Reds biting above windy Grand Isle

Aggressive calling pays dividends – if you know what you’re doing.

The recent trout action around Grand Isle has slowed the past couple of days, but that hasn’t kept Capt. Jim Thibodeaux of Fish Tales Guide Service (985-696-1801) from catching fish. A quick move to the inside has had him neck deep in reds.

“Man, the fishing was great around Grand Isle a week or so ago,” Thibodeaux lamented. “The last three days, though, we’ve had a lot of wind and some super high tides that together pushed a lot of water up.”

A high tide is enough to push the water up, but coupled with a strong south wind the last few days, there is more water in the ponds than there would be otherwise.

Thibodeaux has discovered plenty of willing redfish in most all the ponds from Grand Isle to Golden Meadow. However, the fish aren’t just hugging the bank like many anglers might expect.

“I’ve found a lot of them out in the middle of the bays,” Thibodeaux said. “They do that in the heat a lot, though. You might catch them around the shore early in the morning then have to move out to that deeper water in the middle later in the day. You’ll know it’s time to move because you’ll see them crushing bait out in the open water.”

Thibodeaux has mainly been catching these reds on gold and silver spoons with a few coming on a spinnerbait. If things get really tough, which they haven’t yet, he recommended trying a minnow under a cork, which is about as basic as it gets.

“For some reason, though, they’ve been eating the spoons better than the bait the past couple days,” Thibodeaux added.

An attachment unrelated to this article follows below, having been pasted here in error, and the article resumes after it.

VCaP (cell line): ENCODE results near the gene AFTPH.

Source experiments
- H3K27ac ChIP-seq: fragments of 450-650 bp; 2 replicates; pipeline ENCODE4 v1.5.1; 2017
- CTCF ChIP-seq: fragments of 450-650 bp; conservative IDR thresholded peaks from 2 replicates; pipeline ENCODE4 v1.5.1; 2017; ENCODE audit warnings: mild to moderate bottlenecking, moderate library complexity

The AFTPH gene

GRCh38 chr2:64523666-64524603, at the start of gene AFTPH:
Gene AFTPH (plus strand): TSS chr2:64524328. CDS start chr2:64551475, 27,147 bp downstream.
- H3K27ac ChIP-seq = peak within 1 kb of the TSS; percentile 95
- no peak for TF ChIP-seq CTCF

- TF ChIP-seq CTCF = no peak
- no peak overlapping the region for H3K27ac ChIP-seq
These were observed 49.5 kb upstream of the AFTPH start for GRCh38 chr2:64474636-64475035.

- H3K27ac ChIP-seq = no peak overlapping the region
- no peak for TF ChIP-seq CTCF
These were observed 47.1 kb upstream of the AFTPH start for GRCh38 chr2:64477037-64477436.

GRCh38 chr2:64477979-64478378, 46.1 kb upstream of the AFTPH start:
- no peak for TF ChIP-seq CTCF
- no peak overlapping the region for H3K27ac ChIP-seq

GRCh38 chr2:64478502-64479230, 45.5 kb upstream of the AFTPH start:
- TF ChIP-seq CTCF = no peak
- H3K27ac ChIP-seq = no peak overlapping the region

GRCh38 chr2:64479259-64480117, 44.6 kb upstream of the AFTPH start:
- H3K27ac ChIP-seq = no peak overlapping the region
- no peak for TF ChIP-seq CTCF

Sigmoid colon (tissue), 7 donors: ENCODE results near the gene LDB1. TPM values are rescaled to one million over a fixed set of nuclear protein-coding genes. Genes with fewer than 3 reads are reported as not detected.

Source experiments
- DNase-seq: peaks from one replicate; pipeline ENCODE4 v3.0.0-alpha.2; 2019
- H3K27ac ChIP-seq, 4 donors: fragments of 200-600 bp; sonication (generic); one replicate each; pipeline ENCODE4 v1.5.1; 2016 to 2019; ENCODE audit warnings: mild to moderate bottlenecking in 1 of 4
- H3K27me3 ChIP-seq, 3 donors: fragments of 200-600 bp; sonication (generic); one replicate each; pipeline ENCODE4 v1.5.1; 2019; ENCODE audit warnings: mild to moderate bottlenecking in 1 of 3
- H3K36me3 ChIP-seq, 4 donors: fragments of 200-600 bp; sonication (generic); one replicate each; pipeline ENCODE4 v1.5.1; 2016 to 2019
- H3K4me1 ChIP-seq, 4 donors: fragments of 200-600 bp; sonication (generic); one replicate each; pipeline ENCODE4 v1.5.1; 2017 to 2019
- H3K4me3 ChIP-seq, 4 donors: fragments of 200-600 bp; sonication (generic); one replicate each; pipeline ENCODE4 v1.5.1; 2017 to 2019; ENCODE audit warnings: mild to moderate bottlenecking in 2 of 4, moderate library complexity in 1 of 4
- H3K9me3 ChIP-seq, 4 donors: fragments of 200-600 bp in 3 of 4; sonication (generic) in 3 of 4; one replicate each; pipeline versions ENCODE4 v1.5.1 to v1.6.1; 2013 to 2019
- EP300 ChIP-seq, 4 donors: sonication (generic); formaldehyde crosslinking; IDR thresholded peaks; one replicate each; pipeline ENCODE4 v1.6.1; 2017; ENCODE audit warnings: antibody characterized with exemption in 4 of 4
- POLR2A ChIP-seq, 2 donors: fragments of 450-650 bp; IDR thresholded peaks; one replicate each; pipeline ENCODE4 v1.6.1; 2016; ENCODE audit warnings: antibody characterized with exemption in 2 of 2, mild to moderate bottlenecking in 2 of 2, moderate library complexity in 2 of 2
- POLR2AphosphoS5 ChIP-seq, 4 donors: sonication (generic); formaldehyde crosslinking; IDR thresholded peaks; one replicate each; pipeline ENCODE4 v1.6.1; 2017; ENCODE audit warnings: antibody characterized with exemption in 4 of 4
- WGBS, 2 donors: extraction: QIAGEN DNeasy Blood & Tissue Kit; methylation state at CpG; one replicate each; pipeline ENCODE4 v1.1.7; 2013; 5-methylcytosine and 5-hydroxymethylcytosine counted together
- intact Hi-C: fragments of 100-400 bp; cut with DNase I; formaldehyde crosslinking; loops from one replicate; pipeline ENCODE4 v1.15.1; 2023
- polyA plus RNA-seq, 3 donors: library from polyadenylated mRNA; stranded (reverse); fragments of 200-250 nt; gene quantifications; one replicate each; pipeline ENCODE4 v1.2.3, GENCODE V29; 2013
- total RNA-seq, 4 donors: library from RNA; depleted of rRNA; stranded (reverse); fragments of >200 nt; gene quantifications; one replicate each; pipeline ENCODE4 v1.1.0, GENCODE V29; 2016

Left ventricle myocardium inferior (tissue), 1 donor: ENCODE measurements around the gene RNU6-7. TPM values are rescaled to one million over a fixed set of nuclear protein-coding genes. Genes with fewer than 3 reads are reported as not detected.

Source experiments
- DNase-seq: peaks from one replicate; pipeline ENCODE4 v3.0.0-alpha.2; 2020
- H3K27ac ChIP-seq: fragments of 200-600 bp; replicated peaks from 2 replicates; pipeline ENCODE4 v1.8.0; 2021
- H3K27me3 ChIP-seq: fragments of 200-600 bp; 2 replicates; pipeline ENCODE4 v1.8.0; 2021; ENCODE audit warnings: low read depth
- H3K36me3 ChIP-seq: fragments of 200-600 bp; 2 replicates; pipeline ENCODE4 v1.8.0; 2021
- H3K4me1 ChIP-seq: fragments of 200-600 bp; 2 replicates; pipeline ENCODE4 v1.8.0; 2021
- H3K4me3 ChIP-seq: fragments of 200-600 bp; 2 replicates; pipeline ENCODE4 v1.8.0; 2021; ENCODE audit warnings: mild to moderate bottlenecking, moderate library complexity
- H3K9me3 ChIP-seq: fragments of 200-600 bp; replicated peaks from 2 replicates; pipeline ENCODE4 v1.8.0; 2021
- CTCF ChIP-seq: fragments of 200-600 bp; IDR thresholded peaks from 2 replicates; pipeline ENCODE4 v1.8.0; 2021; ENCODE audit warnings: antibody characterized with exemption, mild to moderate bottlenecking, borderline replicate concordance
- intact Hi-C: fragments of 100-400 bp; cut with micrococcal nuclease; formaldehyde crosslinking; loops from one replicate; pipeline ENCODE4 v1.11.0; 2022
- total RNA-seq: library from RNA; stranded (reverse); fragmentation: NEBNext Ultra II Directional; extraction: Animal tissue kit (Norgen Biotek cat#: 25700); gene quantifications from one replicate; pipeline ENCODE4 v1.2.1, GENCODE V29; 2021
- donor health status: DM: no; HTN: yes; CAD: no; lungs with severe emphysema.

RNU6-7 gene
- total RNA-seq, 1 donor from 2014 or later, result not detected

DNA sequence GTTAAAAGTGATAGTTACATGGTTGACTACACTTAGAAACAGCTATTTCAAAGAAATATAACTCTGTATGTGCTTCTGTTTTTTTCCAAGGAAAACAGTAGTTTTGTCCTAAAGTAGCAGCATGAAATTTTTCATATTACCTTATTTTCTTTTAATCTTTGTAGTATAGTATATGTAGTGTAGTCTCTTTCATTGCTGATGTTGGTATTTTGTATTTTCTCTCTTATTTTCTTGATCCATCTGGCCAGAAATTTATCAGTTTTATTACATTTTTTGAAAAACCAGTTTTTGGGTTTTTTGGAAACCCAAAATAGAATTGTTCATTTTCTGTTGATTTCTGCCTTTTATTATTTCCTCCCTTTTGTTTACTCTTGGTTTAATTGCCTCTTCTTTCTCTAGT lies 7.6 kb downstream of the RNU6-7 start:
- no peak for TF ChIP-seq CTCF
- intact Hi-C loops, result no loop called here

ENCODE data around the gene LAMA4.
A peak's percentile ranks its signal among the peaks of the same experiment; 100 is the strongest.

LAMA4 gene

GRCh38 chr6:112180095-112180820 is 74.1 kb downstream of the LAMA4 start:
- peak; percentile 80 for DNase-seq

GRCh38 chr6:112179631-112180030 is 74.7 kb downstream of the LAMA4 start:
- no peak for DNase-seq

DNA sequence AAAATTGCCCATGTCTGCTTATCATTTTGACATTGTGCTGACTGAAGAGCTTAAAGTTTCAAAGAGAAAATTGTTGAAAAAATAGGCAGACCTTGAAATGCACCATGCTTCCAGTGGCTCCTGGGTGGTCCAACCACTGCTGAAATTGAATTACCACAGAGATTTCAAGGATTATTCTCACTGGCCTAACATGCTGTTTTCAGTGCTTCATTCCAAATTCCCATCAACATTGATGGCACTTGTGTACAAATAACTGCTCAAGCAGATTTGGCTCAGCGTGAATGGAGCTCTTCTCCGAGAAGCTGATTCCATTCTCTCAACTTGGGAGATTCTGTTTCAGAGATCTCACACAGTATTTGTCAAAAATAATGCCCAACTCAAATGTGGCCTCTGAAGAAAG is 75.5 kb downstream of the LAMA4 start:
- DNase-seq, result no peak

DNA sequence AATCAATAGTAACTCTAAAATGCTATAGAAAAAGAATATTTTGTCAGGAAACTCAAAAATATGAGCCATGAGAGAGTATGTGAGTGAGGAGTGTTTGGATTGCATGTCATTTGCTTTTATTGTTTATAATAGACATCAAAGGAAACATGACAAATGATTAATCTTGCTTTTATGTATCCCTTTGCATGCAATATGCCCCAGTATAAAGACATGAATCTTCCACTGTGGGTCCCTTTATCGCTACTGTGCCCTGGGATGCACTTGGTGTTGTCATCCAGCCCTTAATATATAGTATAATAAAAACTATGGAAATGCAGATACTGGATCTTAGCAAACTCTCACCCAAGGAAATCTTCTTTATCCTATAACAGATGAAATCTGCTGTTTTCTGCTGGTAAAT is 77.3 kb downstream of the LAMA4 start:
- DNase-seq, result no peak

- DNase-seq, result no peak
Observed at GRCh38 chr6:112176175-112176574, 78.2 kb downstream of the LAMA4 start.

Anglers who just have to try the trout bite down at Grand Isle might want to make plans to get down there early. While the winds have been pretty brutal, the first couple hours of the last few mornings have been calm enough to fish.

“If you can get a good day,” Thibodeaux said, “get down there and look for the trout right on the beaches on the coast. There have been a lot of big shrimp moving out toward the Gulf, and the trout have been up on the surface tearing them up.”

The trout have been attacking a variety of lures, but Thibodeaux suggested trying topwaters and plastics while the action is so fast. Try switching to live bait if the bite slows down.

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About Chris Ginn 778 Articles
Chris Ginn has been covering hunting and fishing in Louisiana since 1998. He lives with his wife Jennifer and children Matthew and Rebecca along the Bogue Chitto River in rural Washington Parish. His blog can be found at

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